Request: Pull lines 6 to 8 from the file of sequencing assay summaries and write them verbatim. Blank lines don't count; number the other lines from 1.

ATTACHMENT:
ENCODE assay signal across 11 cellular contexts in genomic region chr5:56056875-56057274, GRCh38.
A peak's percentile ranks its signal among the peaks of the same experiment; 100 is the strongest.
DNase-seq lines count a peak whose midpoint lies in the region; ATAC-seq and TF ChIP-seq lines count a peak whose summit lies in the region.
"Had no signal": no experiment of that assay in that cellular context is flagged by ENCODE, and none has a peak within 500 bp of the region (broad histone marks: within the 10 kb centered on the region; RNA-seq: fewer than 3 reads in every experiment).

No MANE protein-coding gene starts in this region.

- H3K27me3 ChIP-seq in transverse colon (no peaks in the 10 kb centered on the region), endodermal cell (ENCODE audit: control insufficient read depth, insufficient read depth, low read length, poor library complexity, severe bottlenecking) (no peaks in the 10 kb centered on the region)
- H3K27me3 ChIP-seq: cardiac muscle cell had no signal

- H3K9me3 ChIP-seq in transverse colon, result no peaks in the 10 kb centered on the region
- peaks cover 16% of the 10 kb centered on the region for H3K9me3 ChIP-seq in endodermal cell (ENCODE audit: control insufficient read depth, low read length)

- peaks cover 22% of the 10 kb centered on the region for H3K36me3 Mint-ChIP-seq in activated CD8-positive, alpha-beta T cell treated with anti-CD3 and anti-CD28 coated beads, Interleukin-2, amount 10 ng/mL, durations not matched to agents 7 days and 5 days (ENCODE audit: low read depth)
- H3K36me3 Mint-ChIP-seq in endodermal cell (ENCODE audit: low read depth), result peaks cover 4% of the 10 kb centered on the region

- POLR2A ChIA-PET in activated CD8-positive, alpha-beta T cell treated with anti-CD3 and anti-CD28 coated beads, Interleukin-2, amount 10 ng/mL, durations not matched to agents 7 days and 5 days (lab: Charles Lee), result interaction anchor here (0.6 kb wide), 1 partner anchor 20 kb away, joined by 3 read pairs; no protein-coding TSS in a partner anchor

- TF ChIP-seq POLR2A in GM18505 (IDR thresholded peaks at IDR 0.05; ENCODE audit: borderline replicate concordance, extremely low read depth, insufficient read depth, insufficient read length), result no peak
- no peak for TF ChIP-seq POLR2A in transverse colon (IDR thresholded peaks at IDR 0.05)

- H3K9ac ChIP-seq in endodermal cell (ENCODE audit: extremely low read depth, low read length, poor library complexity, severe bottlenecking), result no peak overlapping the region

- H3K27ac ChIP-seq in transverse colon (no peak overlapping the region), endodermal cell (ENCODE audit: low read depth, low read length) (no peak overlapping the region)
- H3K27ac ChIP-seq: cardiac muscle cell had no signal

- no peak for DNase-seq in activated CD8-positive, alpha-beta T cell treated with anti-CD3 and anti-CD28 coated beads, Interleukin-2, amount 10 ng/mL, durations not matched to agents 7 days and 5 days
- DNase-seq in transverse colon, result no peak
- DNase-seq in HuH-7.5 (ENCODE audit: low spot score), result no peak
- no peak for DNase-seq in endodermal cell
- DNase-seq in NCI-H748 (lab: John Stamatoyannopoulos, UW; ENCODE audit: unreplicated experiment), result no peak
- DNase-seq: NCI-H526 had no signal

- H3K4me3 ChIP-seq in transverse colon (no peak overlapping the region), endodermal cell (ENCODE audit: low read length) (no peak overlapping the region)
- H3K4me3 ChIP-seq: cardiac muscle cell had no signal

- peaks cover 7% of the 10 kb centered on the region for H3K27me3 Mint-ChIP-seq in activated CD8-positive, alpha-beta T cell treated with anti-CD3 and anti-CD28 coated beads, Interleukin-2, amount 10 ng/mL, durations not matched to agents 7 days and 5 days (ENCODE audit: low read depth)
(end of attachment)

- H3K27me3 ChIP-seq in transverse colon (no peaks in the 10 kb centered on the region), endodermal cell (ENCODE audit: control insufficient read depth, insufficient read depth, low read length, poor library complexity, severe bottlenecking) (no peaks in the 10 kb centered on the region)
- H3K27me3 ChIP-seq: cardiac muscle cell had no signal

- H3K9me3 ChIP-seq in transverse colon, result no peaks in the 10 kb centered on the region